Type : Wetland
Part of a major gravel extraction site, Besthorpe Nature Reserve lies in the Trent floodplain to the north of Collingham, on the east bank of the river. The site comprises two areas, north and south of Trent Lane, totalling around 68 hectares. A further 100 hectares or so of restored gravel pits to the south of Mons Pool will be added to the reserve between 2015 and 2020, when further extraction has been completed. The reserve is held by NWT under a long lease from Lafarge Aggregates.
About the Reserve
The northern area of the Reserve consists of three distinct habitat types: open water with islands, reed-beds and shingle. The reed-beds are home to a variety of breeding birds including reed- and sedge-warblers, and have suffered from drying out following closure of the gravel works. An ambitious programme is under way to restore these important habitats. To the north-west of the reed-beds is an open water pit which carries a variety of waterfowl at all times of year. In the past, it has held many diving ducks in winter including goosander and goldeneye, but these may move elsewhere in the valley once the depth has been reduced to facilitate re-wetting of the reed-bed areas. The area of rather bare gravel between the river bank, the open water pit and the reed-beds has an interesting flora including common cudweed and kidney vetch and on a sunny day can be an excellent site for butterflies, including brown argus. Little ringed plover has bred in this area for many years. A search of the scrub and willow areas should reveal southern marsh orchid, common spotted orchid and twayblade.
For some more pictures of the reserve please go to our flickr set
The restoration of what was once the largest reed-bed in the county is a major piece of work and involves developing an ambitious water management system to maintain it for the future and provide an important new mosaic of wetland habitats, including both raised dry reed-beds and lower wet reed-beds. Other work includes opening up orchid areas to avoid them being shaded out and maintenance of the open shingle and gravel areas to provide habitat for little ringed plover and other birds.
How to Get There
From the A1133 Newark to Gainsborough road, take the southern of two turns into Besthorpe Village and follow Trent Lane to its end where you can park and enter the reserve (SK813648). For SatNav purposes, use NG23 7HL and follow the instructions above.
About the Reserve
The section of the reserve to the south of Trent Lane comprises another area of old gravel workings and two traditional Trent Valley wildflower meadows, designated as a Site of Special Scientific Interest
The meadows cover just over 9 hectares of unimproved grassland with a nationally rare plant community. Species within the meadows include Yorkshire fog, great burnet, lady’s bedstraw, common knapweed, meadow vetchling and pepper saxifrage. An old borrow pit fringed by willows contains an interesting aquatic flora including spiked water milfoil and common water crowfoot.
To the south of the meadows lies Mons Pool, which contains an unusual inland colony of nesting cormorants and an ancient heronry. Young herons have been counted and ringed here for many years and caused great concern when it was found that many were dying because of brittle bones. Determined work by the North Notts Ringing Group and support by the Environment Agency eventually located the cause as pollution which has been stopped. How long the problem will remain is up for debate, but continued monitoring is ongoing.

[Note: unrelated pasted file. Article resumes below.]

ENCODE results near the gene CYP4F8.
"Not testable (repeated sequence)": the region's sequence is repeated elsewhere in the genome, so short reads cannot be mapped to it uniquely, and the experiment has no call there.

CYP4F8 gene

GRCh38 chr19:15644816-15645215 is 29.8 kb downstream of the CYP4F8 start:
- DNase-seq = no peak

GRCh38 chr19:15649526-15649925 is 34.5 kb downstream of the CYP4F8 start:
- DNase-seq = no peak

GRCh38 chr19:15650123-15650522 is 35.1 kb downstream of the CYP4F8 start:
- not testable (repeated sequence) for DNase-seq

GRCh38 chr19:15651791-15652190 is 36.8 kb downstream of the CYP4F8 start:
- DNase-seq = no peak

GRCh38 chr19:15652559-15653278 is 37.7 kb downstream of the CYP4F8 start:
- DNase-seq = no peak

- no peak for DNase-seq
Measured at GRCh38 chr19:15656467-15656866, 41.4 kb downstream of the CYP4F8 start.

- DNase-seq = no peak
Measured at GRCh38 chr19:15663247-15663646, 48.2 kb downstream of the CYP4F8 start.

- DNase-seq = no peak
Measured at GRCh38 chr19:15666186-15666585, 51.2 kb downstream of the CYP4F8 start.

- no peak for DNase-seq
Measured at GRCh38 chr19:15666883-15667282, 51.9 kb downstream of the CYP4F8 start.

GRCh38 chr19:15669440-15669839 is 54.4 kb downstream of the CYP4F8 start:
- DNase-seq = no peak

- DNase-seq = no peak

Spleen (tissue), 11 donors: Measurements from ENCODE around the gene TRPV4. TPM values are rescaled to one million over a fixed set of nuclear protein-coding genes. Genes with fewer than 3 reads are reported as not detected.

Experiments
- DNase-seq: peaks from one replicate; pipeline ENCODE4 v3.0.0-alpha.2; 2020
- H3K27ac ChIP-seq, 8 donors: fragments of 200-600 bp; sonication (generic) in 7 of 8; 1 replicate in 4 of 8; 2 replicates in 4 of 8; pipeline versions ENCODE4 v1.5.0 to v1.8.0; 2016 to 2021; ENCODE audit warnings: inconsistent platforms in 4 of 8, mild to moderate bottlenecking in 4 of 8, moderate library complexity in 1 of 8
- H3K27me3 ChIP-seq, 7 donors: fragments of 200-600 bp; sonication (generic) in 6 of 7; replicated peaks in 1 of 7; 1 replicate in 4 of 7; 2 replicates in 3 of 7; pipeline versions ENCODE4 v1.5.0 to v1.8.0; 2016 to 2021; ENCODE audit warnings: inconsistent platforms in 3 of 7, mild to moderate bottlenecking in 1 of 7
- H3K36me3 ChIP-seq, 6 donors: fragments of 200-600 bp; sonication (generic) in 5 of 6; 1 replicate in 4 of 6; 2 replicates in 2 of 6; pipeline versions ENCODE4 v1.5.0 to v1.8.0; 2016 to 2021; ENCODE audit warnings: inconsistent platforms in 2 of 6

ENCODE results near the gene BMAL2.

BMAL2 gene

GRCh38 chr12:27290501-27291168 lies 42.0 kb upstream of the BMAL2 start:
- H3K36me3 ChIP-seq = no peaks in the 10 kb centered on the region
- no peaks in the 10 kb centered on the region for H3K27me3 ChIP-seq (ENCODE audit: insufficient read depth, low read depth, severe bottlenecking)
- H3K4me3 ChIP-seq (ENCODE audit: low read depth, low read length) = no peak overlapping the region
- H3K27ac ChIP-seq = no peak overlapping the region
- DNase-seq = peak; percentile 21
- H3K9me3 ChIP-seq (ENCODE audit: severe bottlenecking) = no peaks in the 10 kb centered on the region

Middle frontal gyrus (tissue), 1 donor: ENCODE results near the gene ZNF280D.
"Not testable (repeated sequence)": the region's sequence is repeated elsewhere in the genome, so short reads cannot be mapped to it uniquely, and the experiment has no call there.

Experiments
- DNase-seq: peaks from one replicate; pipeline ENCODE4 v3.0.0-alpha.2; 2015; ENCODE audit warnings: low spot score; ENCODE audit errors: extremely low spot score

Two hides are available for watching the birds which frequent the pool and apart from the herons and cormorants these include a wide variety of ducks in winter, and breeding sand-martins and common terns in summer. Kingfishers and little egrets can frequently be seen and a wide variety of species pass over or through the reserve, which lies in the major migration highway along the Trent valley.
Material scraped from the higher fringes of Heronry Island and other small islands has been used to create large areas of new reed-bed and wet grassland in the Mons Pool area. NWT hopes to continue to develop the reed-beds and margins of Mons Pool and adjacent wet grassland still further in the coming years.
Ongoing management will include maintenance of the paths, boardwalk and viewing hides and grazing of the surrounding grassland at the appropriate time of year.
The meadows are cut for hay in the late summer. Sheep are then introduced to carry out what is known as ‘aftermath grazing’. This style of management helps to maintain the diversity of wild flowers and grasses growing on these important wildflower meadows.
The willow growth alongside the borrow pit is cut on a rotational basis to ensure that light can reach the water, ensuring the protection of the aquatic habitat.
How to Get There
From the A1133 Newark to Gainsborough road, take the southern of two turns into Besthorpe Village and follow Trent Lane. Turn left down the access track to the car park. There is a boardwalk allowing wheelchair access to the viewing screen. An enclosed hide is situated in the south-west corner of the Mons Pool area, although access is currently over rough ground from Carlton Ferry Lane or Northcroft Lane. Two additional screens are to be installed overlooking the southern end of Heronry Island from land which is owned by Besthorpe Parish Council, but is now managed as part of the reserve.
If you would like further details about the reserve, or if you are interested in getting involved in the management of the site, please call the Nottinghamshire Wildlife Trust Office on 0115 958 8242.